The unjust wrath of 'stay at home' mothers

Parents who choose to stay at home rather than work are wrong to feel aggrieved at working mothers getting a small tax break on their childcare costs.

I don't particularly want to get involved in the row about whether the UK appreciates 'stay at home' mothers or not. But I'm not sure I can entirely accept the fury coming from the 'stay at home' mothers'lobby about the utter unfairness of working parents getting a tiny tax-break on their childcare.

It seems to me that if you don't pay income tax, you don't much need a tax-break. And if you've made a decision to stay at home and look after your children, why would you want a tax-break that helped you pay someone else to do it? I'd also add that being a 'stay at home' parent is hardly a subsidy-free zone.

'Stay at home' parents get National Insurance credits that non-parents and working parents don't get. If you are caring for a child under 12, you get Class 3 credits which go towards your state pension (details here).

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What's that worth? Well, if you had to buy those credits, they would cost you £13.25 a week (£689 a year). And if you were working and on an average wage of, say, £25,000 a year, you'd be paying £2,132 to get those credits. It's not exactly peanuts is it? I'd also note that all parents get help with childcare in the UK (which is nice given that it is the most expensive childcare in Europe).

Full-time mothers don't have to be full-time for long: whether they work or not, they get 15 hours of state-funded nursery care for 38 weeks a year as soon as their child turns three. That's worth around £3,600 a year a vital financial break to those who are paying someone else to look after their children while they work, and a nice craft and educational outing break for those who aren't.

There is a case to be made that we undervalue families in the UK by taxing people individually rather than as married couples (we don't let non-workers pool income tax allowances with their working partners, for example), but that's a different argument altogether.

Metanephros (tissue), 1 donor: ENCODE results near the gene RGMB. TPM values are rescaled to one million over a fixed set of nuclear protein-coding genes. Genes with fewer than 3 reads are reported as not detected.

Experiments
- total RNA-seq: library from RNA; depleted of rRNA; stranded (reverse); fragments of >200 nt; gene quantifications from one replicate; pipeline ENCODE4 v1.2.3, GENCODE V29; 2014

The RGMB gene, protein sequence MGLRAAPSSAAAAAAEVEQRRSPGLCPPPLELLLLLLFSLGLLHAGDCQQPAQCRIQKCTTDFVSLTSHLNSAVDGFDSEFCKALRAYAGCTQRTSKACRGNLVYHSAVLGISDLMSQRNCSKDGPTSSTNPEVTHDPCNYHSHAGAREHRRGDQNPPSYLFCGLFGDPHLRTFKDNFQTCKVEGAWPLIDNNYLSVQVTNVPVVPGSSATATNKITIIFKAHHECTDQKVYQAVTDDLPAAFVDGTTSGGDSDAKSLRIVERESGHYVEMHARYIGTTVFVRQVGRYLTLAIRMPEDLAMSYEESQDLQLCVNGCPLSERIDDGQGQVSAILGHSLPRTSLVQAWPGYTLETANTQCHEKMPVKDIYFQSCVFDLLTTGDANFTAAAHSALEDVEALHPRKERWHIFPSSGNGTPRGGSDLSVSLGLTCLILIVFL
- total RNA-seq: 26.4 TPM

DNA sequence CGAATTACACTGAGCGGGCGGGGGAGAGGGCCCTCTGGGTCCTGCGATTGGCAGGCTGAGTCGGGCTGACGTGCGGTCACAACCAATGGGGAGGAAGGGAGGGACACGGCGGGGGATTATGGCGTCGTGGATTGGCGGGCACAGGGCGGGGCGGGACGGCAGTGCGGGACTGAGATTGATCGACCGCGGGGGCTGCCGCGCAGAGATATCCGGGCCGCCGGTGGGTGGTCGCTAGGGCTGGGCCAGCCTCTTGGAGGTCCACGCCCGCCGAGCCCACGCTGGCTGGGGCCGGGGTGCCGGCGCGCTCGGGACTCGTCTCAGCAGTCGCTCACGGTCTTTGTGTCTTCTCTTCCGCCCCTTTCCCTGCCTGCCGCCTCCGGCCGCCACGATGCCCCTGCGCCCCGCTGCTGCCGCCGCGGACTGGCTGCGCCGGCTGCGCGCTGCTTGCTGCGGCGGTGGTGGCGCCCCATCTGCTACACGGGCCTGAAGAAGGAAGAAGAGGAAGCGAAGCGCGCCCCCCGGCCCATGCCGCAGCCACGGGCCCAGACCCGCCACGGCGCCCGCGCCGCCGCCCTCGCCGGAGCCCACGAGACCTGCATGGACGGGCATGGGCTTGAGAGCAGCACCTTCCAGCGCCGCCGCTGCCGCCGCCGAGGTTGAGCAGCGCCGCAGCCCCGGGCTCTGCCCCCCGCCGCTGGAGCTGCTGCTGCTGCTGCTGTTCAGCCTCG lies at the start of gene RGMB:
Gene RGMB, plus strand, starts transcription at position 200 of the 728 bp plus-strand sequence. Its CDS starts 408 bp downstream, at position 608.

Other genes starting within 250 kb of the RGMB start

I'll come back to it another time, but in the meantime, it seems to me that the state, far from insulting non-working mothers with alack of state-subsidised help, is pretty good to them.

Merryn Somerset Webb

Merryn Somerset Webb started her career in Tokyo at public broadcaster NHK before becoming a Japanese equity broker at what was then Warburgs. She went on to work at SBC and UBS without moving from her desk in Kamiyacho (it was the age of mergers).

After five years in Japan she returned to work in the UK at Paribas. This soon became BNP Paribas. Again, no desk move was required. On leaving the City, Merryn helped The Week magazine with its City pages before becoming the launch editor of MoneyWeek in 2000 and taking on columns first in the Sunday Times and then in 2009 in the Financial Times

Twenty years on, MoneyWeek is the best-selling financial magazine in the UK. Merryn was its Editor in Chief until 2022. She is now a senior columnist at Bloomberg and host of the Merryn Talks Money podcast -  but still writes for Moneyweek monthly. 

Merryn is also is a non executive director of two investment trusts – BlackRock Throgmorton, and the Murray Income Investment Trust.